Discrimination in the workplace takes many and varied forms. If you feel that you are a victim, you should seek legal advice without delay. Recently, a Sikh catering worker was turned down for an agency job because of his beard. After court proceedings, he won more than £7,000 in compensation.
The man practised Kesh, the requirement of the Sikh religion that followers must not cut their hair. He launched proceedings after the agency turned him away pursuant to its ‘no beards’ policy. The agency provides temporary staff to five-star hotels. As a result, they argued that the policy was justified as a proportionate means of achieving legitimate aims.
In ruling on the matter, an Employment Tribunal (ET) found that the no beards policy was focused on maintaining the smart appearance of the agency’s personnel, rather than food safety concerns. Both were legitimate aims, but what constituted a smart appearance had a strong subjective element. In an earlier age, a moustache or a beard might have been viewed as almost compulsory amongst hotel workers.
In upholding the man’s claim of indirect religious discrimination, the ET found that the agency’s adherence to a strict ban on beards, which admitted of no exceptions, was disproportionate. It was, in practice, likely to amount to a ‘no Sikhs’ policy. The aim of keeping high standards of appearance could have been less intrusively achieved by requiring Sikh workers to maintain their beards in a tidy fashion.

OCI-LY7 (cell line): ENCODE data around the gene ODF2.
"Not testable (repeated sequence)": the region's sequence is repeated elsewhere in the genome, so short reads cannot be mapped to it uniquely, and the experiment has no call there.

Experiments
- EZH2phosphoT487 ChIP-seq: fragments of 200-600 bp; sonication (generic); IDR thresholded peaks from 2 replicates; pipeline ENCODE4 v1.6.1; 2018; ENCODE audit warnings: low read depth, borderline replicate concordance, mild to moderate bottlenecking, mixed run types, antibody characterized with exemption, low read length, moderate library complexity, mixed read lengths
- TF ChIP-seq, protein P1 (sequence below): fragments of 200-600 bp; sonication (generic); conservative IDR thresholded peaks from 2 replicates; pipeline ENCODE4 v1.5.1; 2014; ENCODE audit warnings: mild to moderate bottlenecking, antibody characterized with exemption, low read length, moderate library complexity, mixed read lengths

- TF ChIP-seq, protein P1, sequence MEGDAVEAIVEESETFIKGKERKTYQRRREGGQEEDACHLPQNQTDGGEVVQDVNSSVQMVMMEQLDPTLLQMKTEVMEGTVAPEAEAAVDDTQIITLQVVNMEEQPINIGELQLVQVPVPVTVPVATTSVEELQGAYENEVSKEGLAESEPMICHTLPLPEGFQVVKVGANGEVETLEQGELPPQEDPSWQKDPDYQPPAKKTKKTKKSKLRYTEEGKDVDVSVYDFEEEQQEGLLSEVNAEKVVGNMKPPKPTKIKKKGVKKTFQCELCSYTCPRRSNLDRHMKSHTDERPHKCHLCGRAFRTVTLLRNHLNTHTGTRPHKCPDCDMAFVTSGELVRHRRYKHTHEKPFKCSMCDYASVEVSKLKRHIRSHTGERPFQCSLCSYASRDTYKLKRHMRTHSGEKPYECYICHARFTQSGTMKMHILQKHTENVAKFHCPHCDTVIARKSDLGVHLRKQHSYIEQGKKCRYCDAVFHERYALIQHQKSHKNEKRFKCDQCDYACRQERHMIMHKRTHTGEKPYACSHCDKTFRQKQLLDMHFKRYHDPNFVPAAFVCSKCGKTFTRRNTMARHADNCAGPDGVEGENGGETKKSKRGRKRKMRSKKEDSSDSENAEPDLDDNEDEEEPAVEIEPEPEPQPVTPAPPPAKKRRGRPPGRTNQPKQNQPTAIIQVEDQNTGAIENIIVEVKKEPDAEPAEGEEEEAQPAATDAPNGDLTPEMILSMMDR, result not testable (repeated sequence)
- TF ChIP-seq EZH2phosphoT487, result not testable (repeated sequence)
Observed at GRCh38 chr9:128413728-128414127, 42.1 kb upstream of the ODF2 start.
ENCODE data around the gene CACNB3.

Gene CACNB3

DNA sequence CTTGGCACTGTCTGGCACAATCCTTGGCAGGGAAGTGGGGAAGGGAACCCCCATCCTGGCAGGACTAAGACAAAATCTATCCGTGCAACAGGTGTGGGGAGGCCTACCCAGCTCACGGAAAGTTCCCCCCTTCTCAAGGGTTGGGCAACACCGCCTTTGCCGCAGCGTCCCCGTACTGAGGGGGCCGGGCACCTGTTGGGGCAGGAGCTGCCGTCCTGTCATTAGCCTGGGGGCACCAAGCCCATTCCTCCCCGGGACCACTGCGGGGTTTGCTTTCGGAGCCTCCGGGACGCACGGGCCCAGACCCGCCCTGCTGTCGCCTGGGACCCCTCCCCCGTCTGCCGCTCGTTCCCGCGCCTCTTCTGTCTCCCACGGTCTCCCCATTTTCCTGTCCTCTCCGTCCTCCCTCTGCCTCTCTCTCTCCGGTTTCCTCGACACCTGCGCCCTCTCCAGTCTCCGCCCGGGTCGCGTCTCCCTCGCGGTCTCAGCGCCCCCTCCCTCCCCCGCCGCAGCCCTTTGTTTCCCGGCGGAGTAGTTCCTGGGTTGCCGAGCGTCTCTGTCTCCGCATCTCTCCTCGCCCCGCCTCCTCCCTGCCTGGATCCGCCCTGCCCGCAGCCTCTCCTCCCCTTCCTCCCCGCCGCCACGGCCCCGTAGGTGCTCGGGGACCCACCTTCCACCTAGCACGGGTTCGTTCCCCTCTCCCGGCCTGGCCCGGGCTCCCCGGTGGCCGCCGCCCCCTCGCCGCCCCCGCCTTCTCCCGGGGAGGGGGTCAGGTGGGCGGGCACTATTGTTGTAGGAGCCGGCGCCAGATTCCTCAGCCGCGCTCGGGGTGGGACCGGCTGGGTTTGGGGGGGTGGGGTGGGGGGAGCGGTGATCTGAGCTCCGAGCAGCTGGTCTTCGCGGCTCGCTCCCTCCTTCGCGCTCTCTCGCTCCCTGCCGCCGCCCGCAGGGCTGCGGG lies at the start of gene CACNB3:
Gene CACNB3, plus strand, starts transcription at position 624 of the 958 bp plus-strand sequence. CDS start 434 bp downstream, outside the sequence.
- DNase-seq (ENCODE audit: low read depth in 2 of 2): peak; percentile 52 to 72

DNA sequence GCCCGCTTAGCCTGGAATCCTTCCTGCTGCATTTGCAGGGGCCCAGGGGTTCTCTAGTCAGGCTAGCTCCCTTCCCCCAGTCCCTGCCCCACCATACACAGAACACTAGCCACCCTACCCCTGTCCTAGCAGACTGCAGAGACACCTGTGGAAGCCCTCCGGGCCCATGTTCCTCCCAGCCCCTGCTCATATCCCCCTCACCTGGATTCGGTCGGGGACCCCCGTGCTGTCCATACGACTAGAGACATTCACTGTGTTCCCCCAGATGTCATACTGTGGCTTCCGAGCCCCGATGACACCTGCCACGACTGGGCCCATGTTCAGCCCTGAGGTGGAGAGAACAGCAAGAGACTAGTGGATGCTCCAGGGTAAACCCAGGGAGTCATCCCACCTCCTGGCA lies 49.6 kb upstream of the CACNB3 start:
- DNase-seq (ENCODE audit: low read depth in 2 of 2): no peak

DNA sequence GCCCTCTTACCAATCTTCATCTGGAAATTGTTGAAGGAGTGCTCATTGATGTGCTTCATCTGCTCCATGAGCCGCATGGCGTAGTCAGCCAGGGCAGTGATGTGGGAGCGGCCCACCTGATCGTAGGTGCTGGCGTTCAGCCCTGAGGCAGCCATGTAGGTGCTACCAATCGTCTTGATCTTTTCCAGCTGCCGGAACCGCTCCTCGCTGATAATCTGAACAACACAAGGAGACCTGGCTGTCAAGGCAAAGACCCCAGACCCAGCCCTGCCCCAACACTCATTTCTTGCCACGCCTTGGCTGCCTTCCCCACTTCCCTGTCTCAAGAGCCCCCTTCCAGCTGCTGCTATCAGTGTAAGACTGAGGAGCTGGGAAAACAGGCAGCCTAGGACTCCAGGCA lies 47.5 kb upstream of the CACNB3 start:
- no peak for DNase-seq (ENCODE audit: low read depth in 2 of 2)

Noting evidence that hotels tended to complain about and send back agency workers who were not clean-shaven, the ET found that it was a legitimate aim for the agency to seek to serve its clients’ requirements. There was, however, no evidence that the agency had asked hotels to make an exception for Sikh workers. The man was awarded £7,102 in compensation, including £5,000 in respect of injury to his feelings.